Bushell, Garvin (Payne)

views updated

Bushell, Garvin (Payne)

Bushell, Garvin (Payne), early jazz clarinetist, saxophonist, flutist, oboist, bassonist; b. Springfield, Ohio, Sept. 25, 1902; d. Las Vegas, Nev., Oct. 31, 1991. Bushell’s astounding career took him from Fats Waller recordings in 1926 to John Coltrane in 1961. Both parents taught singing; his uncle was a clarinetist. He started on piano at six and clarinet at 13. He studied at Wilberforce Univ., and during summer vacations played for traveling tent shows. In 1919 he moved to N.Y. Through the 1920s he worked with various artists, including tours with Mamie Smith and Ethel Waters (1921–22), a long stint with Sam Wooding (1925-28, including a trip to Europe in spring 1925), and freelance recording work. In the 1930s he worked with a number of big bands, including Fletcher Henderson (summer 1935-early 1936), Cab Calloway (Feb. 1936-Nov. 1937), and then Chick Webb (Dec. 1937-1939). During the 1940s, Bushell led his own bands in Philadelphia (late 1941), N.Y. (1943–44), and Calif. (Oct. 1944), and also gigged and recorded with Bunk Johnson in Nov. and Dec. 1947. In the 1950s, he was based in N. J., where he continued to lead his own band. He worked with Wilbur de Paris Band from September 1959 until summer of 1964 (including overseas tours); toured Africa with Paul Taubman’s Concert Orch. in September 1964. On Nov. 3, 1961, he played English horn and contrabas-soon with John Coltrane for a live recording at the Village Vanguard. He was with Cab Calloway in 1966. Bushell moved to Puerto Rico in spring of 1967, where he was mainly active as a music teacher; in the early 1980s, he settled in Las Vegas.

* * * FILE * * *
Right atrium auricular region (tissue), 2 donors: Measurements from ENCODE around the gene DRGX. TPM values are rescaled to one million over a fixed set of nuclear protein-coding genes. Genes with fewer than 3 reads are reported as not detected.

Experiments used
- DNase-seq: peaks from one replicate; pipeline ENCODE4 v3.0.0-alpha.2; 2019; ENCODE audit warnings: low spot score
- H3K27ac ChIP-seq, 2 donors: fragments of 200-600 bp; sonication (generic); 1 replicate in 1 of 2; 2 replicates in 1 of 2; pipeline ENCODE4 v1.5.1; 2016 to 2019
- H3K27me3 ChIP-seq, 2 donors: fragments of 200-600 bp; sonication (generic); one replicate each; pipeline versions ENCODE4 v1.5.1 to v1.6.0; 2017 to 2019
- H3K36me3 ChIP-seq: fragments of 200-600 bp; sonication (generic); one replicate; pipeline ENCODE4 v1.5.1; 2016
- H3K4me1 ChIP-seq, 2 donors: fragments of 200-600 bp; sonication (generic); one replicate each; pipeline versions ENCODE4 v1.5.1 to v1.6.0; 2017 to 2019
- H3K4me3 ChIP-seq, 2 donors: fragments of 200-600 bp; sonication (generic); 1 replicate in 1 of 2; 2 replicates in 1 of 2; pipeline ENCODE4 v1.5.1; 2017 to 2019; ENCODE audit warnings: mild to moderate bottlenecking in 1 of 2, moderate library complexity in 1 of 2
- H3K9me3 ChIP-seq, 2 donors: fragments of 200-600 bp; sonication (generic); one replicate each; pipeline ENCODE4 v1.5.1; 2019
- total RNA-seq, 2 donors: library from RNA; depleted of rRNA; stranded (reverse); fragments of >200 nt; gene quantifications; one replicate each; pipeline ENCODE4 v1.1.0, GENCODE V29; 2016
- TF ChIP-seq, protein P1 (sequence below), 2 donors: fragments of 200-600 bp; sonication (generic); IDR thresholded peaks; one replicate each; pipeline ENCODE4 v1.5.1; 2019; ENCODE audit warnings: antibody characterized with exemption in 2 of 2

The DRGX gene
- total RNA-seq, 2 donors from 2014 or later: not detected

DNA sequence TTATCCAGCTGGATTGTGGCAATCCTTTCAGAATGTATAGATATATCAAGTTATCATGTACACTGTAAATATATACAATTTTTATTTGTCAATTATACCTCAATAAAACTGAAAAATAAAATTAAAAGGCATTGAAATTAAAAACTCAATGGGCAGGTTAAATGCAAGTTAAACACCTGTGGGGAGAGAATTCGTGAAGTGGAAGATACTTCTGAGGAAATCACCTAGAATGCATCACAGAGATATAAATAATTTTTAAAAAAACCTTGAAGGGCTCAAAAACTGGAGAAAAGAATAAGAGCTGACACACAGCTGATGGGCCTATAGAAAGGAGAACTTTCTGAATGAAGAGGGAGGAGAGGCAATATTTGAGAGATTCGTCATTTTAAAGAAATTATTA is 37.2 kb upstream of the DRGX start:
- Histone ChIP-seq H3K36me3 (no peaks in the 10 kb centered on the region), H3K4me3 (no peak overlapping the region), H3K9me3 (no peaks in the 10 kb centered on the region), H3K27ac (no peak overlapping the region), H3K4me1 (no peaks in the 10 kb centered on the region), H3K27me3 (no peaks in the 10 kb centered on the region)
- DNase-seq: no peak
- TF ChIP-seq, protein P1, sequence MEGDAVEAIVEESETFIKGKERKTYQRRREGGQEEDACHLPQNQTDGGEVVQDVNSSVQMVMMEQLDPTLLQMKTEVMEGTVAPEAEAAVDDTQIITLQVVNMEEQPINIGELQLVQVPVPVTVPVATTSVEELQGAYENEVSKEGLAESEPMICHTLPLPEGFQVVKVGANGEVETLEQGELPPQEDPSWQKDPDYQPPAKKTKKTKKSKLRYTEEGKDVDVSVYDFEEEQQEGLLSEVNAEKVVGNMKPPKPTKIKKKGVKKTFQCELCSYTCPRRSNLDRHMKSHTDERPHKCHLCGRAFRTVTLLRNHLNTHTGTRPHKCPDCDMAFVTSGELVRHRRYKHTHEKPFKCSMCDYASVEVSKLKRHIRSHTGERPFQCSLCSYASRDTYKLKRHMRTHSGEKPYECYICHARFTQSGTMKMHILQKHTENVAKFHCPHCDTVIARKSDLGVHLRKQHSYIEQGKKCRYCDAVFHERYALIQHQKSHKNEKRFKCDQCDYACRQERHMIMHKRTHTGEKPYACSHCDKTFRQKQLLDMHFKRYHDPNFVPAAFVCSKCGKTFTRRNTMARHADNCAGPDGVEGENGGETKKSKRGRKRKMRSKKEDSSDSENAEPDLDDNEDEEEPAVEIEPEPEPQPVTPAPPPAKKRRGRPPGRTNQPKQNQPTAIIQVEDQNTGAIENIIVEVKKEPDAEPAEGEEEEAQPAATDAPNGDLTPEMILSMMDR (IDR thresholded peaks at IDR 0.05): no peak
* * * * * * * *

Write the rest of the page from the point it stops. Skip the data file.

“Royal Garden Blues” (1921); “Shim-me-King’s Blues” (1921); “By the Waters of the Minnetonka” (1926); “Dreaming of a Castle in the Air” (1926); “Sergeant Dunn’s Bugles Call Blues” (1928); “Buffalo Blues” (1928); “Louisiana Sugar Babes” (1928); “Sippi” (1928); “Keep It to Yourself” (1930); “New Orleans Hop Scop Blues” (1930); “Baby, What Else Can I Do?” (1939); “I Just Got a Letter” (1939). wilbur deparis:The Wild Jazz (1960). Wilbur DeParis on the Riviera (1960). johncoltrane:The Other Village Vanguard Tapes (1961).

—John Chilton, Who’s Who of Jazz/Lewis Porter